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The Rape of the Sabines - Francesco Allegrini
The Rape of the Sabines - Francesco Allegrini - Paintings & Drawings Style Louis XIV The Rape of the Sabines - Francesco Allegrini - The Rape of the Sabines - Francesco Allegrini - Louis XIV Antiquités - The Rape of the Sabines - Francesco Allegrini
Ref : 78378
Period :
17th century
Provenance :
Italy, Rome
Medium :
Oil on canvas
Dimensions :
L. 51.18 inch X H. 41.34 inch
Paintings & Drawings  - The Rape of the Sabines - Francesco Allegrini 17th century - The Rape of the Sabines - Francesco Allegrini Louis XIV - The Rape of the Sabines - Francesco Allegrini Antiquités - The Rape of the Sabines - Francesco Allegrini
Riccardo Moneghini

Old Master Paintings and antique furniture from the 17th and 18th centuries

+39 3488942414
The Rape of the Sabines - Francesco Allegrini

Painting, oil on canvas, with dimensions of 105 x 130 cm without frame and of 125 x 155 cm with a marvelous carved and gilded frame from the early 17th century, depicting the real episode of the Rape of the Sabines.

The rape of the Sabines is one of the most ancient events in the history of Rome, surrounded by legend.

According to tradition, Romulus, after having founded Rome, turns to neighboring populations to forge alliances and obtain women with whom to procreate and populate the new city. To the rejection of the neighbors he responds with deception: he organizes a great show to attract the inhabitants of the region and kidnaps their women; Romulus planned the rat to somehow constitute the beginning of the merger between the Romans and the Sabines.

The Roman youth did not take it willingly, so much so that the solution that went ahead was to use force. Romulus, on the other hand, in the third year of his reign decided to conceal his resentment and set up solemn games, called Consualia, dedicated to the god Conso. He then ordered his followers to invite the neighboring peoples to the show: from the Ceninensi, to the Antemnati, Crustumini and Sabini, the latter settled on the nearby Quirinale hill. The goal was to perform a gigantic kidnapping of their women right in the middle of the show. A great number of people arrived, with children (including many virgins and consorts, also due to the desire to see the new city.

Romulus took his place in the crowd and at the agreed signal, together with his men, extracted the swords and captured the daughters of the Ceninenses, Crustumini, Antemnati and the Sabini, letting their fathers flee, abandoning the city, promising revenge, some say that only thirty girls were kidnapped, Valerio Anziate five hundred and twenty-seven, Juba II six hundred and eighty-three, while Plutarch estimates they were not less than eight hundred. he put down the fact that no married woman was abducted, except for Ersilia, whose condition they ignored.The rat was explained by Plutarch not so much as a gesture of pride, but rather as an act of necessity, in order to mix the two peoples.The rat took place on 21 August on the day when the feasts of the Consualia were celebrated.Of the peoples who had suffered the affront, the Ceninensi were defeated first, then the Antemnati, and the Crustumini, whose resistance lasted even less than their allies. Once the military operations have been completed, the new king of Rome ordered that some settlers be sent to the newly conquered territories.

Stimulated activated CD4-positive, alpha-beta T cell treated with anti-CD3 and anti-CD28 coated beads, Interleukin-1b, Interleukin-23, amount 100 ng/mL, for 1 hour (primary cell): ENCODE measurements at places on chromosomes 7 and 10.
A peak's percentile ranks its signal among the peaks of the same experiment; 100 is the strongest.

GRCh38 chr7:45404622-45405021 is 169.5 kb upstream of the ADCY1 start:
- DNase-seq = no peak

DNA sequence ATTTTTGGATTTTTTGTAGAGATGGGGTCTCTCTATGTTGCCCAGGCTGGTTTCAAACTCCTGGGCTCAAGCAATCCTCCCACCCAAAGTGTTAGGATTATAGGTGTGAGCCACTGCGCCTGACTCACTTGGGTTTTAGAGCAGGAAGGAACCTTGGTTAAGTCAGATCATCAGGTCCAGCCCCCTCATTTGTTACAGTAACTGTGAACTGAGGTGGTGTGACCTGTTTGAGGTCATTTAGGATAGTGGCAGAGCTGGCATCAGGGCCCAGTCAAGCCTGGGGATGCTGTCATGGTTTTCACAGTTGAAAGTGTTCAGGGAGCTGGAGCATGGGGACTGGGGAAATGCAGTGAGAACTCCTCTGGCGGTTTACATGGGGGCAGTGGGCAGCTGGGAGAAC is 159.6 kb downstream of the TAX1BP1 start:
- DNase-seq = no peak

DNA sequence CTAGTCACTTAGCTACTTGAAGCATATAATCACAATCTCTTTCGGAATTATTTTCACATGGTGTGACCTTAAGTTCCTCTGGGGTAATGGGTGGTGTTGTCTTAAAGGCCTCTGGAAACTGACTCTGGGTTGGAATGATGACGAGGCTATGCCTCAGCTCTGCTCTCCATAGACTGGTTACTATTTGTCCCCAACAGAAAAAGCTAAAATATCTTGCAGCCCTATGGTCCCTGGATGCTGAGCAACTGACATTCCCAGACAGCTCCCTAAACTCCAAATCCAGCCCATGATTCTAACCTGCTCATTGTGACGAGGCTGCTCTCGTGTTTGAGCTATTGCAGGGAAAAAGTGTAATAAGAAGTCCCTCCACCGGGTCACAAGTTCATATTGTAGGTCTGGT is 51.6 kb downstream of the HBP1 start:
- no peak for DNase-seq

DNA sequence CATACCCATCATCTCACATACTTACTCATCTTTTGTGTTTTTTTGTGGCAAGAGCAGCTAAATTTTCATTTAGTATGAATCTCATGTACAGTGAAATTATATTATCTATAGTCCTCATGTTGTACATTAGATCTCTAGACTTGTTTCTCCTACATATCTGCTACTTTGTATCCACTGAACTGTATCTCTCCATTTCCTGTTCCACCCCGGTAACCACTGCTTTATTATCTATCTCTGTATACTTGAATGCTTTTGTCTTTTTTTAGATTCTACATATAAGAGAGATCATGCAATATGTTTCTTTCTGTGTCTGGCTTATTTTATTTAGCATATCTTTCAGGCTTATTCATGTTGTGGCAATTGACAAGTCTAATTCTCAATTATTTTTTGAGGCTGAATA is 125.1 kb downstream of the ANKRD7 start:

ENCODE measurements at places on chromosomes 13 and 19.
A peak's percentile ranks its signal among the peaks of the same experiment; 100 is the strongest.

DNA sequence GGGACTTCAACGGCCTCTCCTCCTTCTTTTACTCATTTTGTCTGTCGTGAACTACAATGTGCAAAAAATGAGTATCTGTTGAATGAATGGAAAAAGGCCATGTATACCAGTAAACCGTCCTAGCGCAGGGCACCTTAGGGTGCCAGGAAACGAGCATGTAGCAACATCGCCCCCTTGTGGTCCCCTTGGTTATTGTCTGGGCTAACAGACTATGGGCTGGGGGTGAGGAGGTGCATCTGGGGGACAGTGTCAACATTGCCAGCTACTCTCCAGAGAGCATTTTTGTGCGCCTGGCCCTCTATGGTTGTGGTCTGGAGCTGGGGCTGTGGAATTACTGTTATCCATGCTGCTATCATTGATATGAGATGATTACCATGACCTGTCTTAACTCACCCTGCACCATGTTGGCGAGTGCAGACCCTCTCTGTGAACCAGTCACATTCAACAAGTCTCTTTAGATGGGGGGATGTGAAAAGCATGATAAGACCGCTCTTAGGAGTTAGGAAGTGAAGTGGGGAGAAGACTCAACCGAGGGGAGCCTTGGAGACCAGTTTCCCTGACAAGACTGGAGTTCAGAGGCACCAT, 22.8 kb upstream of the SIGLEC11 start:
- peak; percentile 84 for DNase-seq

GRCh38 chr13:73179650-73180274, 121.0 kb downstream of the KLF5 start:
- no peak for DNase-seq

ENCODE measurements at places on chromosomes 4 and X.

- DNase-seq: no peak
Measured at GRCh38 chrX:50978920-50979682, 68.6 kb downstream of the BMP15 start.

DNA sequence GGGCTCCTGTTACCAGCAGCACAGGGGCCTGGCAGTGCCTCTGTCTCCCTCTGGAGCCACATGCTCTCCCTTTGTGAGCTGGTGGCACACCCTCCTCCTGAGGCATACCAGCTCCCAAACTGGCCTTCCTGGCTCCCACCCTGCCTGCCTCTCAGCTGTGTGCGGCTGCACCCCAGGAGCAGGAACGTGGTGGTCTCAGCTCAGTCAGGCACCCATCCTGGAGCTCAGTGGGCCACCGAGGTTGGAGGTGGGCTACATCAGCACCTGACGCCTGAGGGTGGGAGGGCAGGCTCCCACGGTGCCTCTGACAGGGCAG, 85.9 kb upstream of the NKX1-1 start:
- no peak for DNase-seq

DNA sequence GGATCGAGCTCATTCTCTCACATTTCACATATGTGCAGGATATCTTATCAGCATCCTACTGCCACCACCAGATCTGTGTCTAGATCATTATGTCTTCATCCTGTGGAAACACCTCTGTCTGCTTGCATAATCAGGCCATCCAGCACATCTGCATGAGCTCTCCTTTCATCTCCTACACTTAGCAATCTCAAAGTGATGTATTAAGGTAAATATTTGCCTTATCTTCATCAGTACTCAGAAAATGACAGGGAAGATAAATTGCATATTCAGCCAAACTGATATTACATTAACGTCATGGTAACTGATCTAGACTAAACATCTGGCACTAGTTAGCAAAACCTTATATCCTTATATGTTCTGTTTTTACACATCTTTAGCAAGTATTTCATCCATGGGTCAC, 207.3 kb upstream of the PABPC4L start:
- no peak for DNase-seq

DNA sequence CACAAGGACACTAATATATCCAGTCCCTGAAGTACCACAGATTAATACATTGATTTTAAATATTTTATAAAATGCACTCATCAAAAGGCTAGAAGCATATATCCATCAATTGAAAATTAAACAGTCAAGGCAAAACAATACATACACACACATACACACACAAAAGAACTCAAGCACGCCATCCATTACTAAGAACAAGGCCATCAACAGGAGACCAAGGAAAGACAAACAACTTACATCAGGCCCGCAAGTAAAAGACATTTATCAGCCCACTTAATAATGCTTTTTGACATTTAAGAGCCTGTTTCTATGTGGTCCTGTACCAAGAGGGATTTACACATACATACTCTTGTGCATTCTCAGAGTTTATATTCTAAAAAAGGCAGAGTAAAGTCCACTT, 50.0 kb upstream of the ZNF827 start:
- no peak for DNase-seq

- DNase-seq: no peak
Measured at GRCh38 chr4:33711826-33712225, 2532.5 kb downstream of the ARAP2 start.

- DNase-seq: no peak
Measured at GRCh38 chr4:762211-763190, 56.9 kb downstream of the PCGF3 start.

The last attack brought to Rome was that of the Sabines, as Livio and Dionigi of Halicarnassus tell us, who first took the Capitol, with the betrayal of Tarpeia, then engaged the Romans in a very hard battle in the Battle of Lake Curzio. It was at this time that the Sabine women, who had previously been kidnapped by the Romans, threw themselves under a shower of bullets between the opposing factions to divide the contenders and appease their anger. With this gesture both sides stopped and decided to collaborate, stipulating a peace treaty, on the way that for this fact would since then have been called Via Sacra, launching the union between the two peoples with common power and citizenship, associating the two kingdoms (that of Romulus and Titus Tatius), leaving the city where all the decision-making power was now transferred to continue to be called Rome, even though all the Romans were called Curiti (in memory of the native land of Tito Tazio, who was Cures) which saw its population thus doubled.

This item, like all our objects, is sold accompanied by a FIMA photographic certificate of authenticity and lawful origin; this document identifies the object by adding value to the article.
We personally take care about the transport and organize personally the packaging and shipping of works of art with insurance all over the world.

Delevery information :

Delivery made with professional transporters. Each work of art is packed with a wooden box custom made and always insured.

for the delivery:
Delivery costs for Europe are already included in the price.
All extras must be agreed at the moment.

Riccardo Moneghini


17th Century Oil Painting Louis XIV